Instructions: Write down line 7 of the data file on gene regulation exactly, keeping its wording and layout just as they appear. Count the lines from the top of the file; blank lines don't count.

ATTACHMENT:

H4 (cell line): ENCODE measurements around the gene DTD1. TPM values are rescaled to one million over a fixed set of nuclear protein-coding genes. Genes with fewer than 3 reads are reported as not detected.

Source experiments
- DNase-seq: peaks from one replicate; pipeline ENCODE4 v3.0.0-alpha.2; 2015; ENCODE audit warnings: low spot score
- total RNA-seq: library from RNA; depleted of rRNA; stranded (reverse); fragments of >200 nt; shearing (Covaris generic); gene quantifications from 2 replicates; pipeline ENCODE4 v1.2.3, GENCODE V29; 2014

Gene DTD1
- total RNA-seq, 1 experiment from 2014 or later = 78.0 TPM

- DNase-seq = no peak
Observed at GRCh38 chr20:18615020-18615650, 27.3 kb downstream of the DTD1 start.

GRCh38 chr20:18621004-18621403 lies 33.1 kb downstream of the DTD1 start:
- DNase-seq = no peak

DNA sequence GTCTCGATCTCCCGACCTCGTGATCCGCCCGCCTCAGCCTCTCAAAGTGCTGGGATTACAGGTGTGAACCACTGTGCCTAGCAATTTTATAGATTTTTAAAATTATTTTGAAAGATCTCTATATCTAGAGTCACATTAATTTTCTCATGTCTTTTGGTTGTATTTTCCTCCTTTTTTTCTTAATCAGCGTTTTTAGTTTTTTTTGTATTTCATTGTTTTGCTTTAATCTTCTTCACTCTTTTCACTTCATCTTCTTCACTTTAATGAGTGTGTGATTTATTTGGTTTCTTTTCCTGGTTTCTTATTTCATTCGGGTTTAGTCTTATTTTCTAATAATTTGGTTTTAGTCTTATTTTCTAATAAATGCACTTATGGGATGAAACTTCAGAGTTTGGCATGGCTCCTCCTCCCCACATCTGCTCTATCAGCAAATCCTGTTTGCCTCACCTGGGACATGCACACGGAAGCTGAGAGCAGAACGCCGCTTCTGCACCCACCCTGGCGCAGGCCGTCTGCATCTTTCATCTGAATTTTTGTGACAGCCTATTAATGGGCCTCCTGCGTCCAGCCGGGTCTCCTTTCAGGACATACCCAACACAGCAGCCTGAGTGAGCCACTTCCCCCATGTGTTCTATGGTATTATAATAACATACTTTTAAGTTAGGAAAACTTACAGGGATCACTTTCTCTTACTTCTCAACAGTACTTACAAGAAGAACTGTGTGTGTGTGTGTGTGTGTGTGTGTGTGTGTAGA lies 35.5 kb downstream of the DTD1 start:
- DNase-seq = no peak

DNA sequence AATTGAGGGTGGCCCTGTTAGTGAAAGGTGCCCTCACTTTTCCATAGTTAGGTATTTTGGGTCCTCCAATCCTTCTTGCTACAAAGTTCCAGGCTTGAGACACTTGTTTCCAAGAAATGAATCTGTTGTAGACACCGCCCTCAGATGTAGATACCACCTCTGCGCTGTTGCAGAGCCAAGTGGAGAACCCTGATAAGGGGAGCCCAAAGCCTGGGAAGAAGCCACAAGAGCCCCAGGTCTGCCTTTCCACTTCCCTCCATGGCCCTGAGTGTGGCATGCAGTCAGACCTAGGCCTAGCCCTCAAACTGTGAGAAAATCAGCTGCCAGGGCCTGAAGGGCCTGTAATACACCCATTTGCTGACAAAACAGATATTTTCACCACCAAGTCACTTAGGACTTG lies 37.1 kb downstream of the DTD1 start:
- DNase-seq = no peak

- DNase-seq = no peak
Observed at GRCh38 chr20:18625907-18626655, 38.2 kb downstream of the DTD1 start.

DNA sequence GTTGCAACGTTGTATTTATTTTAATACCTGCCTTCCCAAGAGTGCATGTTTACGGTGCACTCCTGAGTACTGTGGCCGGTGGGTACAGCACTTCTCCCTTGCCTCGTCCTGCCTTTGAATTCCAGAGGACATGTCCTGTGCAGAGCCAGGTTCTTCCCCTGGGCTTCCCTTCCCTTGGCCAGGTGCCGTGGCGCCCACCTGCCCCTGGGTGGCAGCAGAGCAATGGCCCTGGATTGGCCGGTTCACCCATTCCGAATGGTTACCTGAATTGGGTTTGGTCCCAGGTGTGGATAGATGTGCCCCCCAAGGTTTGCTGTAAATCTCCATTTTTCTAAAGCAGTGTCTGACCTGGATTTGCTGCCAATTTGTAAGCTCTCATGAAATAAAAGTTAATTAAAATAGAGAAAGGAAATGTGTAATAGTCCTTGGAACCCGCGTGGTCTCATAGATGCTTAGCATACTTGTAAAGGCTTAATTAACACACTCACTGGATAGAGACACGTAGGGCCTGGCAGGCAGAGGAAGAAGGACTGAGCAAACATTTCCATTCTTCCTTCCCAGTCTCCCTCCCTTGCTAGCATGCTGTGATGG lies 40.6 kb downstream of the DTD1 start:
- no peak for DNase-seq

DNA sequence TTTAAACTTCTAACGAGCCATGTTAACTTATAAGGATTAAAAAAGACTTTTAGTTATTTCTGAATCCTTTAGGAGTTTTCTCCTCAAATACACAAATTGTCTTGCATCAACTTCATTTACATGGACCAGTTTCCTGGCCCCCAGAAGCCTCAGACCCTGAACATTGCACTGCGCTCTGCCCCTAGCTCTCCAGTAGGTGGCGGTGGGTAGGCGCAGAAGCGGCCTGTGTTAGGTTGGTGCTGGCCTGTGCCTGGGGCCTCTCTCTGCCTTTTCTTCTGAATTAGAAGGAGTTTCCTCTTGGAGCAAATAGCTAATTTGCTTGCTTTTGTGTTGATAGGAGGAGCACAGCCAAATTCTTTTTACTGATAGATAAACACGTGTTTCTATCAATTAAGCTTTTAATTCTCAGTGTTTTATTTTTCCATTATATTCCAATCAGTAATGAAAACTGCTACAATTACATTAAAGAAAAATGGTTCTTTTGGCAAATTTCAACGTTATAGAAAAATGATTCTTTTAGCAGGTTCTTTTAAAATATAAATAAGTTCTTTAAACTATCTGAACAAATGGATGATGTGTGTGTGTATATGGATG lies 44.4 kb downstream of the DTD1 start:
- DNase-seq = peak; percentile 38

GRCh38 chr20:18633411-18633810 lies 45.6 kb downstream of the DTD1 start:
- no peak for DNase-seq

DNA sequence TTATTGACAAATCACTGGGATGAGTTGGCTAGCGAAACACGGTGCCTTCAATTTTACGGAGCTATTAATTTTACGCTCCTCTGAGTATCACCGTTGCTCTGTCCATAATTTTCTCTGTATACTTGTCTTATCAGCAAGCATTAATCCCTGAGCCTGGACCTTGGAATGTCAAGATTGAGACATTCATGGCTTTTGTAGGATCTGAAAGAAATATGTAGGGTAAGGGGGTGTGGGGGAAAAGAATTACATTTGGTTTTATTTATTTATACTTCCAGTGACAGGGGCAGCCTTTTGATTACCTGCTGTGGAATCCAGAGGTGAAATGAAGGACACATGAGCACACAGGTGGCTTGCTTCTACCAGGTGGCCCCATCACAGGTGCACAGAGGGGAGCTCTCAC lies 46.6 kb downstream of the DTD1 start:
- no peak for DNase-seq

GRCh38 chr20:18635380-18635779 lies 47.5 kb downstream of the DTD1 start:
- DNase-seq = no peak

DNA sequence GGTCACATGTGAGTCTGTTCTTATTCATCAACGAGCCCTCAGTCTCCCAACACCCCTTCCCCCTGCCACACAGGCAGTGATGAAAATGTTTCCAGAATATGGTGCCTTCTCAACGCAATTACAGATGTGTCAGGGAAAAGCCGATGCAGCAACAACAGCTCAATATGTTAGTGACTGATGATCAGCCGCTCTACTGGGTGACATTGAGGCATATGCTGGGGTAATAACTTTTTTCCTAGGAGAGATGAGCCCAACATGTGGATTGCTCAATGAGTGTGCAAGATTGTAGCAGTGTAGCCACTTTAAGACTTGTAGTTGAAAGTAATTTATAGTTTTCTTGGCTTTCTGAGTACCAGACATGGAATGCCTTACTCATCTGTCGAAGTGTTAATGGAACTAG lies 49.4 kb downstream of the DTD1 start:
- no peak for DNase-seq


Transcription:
- DNase-seq = no peak